Between each two pomegranates there was a golden bell. The golden sound was connected with the rich juicy fruit. And as the high priest approached the holy place, his steps sent forth a heavenly melody; and when he returned again from the immediate presence of the glory into the camp, his retiring footsteps still rang out an unearthly sound.
There seems to have been much misapprehension, in the minds of some, as to the meaning of this type. Commentators have explained it to signify that the high priest was still living when he went to make atonement, so that the people outside might be made aware of the fact, by the sound of the bells. But this is contrary altogether to the words of the text, and to the facts of the case.
The words are: " His sound shall be heard when he goeth in unto the holy place before the Lord, and when he cometh out, that he die not:" (or, lest he should die:) not in order that the people might know that he was not dead. In fact, when the high priest went in with the blood on the great day of atonement, he was not attired in his robes of glory and beauty, and consequently had no bells on his robe. It was the blood on that occasion which protected him, and uttered (we may say) a sound to God: for the blood of sprinkling speaks better things than that of Abel. Heb. 12:24. The high priest, in this his official dress, drew nigh to God on behalf of his people; a wayward, stiff-necked, and often rebellious and murmuring people. He came from a camp where sounds of strife, contention, and ambition filled the air. But he must bear none of these sounds of earth and flesh into the sanctuary. God must hear the approach of one towards Him announced by heavenly sounds sent forth by his footsteps, although he came from the midst of such a din of worldliness and confusion. His walk therefore, though surrounded by these scenes, must be a heavenly walk: and his thoughts and intercessions concerning that people must be respecting their fruitfulness to God, and not to have regard to earthly ambitions, emulations, or glory and prosperity in the world.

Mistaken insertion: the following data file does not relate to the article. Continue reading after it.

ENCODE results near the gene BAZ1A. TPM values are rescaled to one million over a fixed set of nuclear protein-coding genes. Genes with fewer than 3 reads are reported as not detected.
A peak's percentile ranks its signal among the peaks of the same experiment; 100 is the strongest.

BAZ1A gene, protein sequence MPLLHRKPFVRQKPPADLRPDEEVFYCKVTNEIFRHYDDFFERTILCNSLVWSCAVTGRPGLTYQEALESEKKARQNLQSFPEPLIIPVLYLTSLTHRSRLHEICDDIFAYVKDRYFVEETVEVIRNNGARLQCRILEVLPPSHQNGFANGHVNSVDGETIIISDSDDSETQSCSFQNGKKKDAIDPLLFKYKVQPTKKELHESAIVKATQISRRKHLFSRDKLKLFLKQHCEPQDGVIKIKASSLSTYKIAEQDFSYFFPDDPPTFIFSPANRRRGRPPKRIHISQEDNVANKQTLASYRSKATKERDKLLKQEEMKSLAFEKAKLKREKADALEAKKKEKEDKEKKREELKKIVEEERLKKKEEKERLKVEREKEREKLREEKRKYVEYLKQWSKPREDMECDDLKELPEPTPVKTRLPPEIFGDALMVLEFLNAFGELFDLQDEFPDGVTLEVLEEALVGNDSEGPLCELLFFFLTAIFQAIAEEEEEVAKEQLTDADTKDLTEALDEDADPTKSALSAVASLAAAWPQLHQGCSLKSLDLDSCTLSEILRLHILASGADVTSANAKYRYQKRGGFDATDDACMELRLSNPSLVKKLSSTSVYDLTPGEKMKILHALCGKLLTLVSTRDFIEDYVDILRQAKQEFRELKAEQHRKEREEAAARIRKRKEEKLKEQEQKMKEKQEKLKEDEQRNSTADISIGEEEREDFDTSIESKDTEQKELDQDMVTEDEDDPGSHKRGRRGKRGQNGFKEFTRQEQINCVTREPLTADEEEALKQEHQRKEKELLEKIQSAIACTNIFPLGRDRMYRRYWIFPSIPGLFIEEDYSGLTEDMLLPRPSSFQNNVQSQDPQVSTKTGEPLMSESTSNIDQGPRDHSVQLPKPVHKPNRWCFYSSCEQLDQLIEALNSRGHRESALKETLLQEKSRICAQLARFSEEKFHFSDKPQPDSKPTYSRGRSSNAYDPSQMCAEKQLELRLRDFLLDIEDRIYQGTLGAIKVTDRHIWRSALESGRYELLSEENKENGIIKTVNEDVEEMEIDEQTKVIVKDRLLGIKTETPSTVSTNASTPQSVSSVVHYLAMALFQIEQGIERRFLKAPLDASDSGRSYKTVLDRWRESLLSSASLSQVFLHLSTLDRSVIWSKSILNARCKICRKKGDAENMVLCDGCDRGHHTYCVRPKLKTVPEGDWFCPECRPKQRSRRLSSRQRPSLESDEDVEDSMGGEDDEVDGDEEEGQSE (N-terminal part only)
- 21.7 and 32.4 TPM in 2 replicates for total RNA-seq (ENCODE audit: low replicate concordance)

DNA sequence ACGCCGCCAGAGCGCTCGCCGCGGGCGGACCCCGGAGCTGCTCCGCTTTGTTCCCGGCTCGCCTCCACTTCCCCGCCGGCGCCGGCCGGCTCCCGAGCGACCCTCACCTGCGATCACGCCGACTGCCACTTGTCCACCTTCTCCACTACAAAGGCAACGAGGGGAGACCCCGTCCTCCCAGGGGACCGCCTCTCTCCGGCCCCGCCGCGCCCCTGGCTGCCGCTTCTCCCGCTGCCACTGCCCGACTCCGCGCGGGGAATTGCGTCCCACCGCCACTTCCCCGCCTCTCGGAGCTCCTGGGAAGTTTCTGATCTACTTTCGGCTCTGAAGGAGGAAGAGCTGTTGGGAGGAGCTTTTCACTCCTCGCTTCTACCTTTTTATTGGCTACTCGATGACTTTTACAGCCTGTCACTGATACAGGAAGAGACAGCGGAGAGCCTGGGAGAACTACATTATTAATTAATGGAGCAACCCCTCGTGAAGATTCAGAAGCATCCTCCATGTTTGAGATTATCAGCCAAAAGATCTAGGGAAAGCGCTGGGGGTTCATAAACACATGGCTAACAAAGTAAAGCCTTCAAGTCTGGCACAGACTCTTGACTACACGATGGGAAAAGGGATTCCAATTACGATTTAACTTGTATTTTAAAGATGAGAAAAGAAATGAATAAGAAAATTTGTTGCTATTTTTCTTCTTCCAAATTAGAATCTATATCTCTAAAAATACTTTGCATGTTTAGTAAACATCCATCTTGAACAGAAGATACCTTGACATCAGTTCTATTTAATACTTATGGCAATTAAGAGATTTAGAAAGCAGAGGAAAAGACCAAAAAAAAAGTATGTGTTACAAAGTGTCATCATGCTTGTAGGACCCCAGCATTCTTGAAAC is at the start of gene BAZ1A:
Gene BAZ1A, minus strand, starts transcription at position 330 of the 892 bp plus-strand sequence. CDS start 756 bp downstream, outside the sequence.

Thus Aaron was provided with these golden bells, which necessarily sent forth a divine and tuneful sound, lest he should die.
Again, his retiring footsteps, away from the immediate presence of God back into the camp, were to speak the same truth; he must return into the ordinary occupations of life, still making his footsteps known, as from heaven. His feet must be thus beautiful, because sending forth as he stepped, sounds of heavenly holiness and peace. And though amidst the boisterous hum of human life, to the natural ear these golden bells might seem to give forth but a feeble melody, yet they uttered a still small voice which would reach the listening ear, and would arrest the true hearted worshipper, and turn his thoughts in holiness and faith towards God.
Does not this give us a faint type of our great High Priest? His whole occupation for us in the sanctuary is concerning our walk and fruit-bearing towards God. No mere human thoughts intrude into His heart respecting us. His desire is not for our prosperity in worldly things; for our advancement in earthly greatness; or for our success in the things of this life; but that whilst abiding in the world, we may be kept from the evil of it, and may glorify the Father in bearing much fruit.
We behold Him also in another scene, walking in the midst of the golden candlesticks, as the high priest of old might have walked in the midst of Israel's camps. And in this vision of the Revelation, the Son of Man is clothed with this priestly robe of blue. For, in the Greek of the Revelation, it is called podeerees-a garment down to the foot-which is the name given to the robe of the ephod in the Septuagint, Ex. 28:31. Here the ephod, with its shoulder-pieces and breastplate, was laid aside; for the Son of mt.,n was not occupying His priestly office Godward on behalf of His people. But He is described as coming forth from God, and walking in the midst of the churches to scrutinize their ways, and to give rebukes, warnings, and promises.
He is, as it were, come out of the holiest, and still sends forth the holy golden sound, while investigating the ways of His saints. And though He has to reprove, still the blue robe of heavenly grace and peace, is bound around Him with the girdle of gold, to fasten it securely; so that no failures which He might witness in His saints, should have power to unloose His love towards them; but His heart of constant unwavering affection, beats towards them beneath the breasts of consolations; and His divine love for them strengthens Him, as it were, for this trying scrutinizing service.
Is there not a remarkable suitability in the Lord Jesus being thus represented as attired in the blue robe of the Prince of peace, while He walks in the midst of the golden candlesticks, and looks with eyes of searching holiness into their ways, saying: " I know thy works?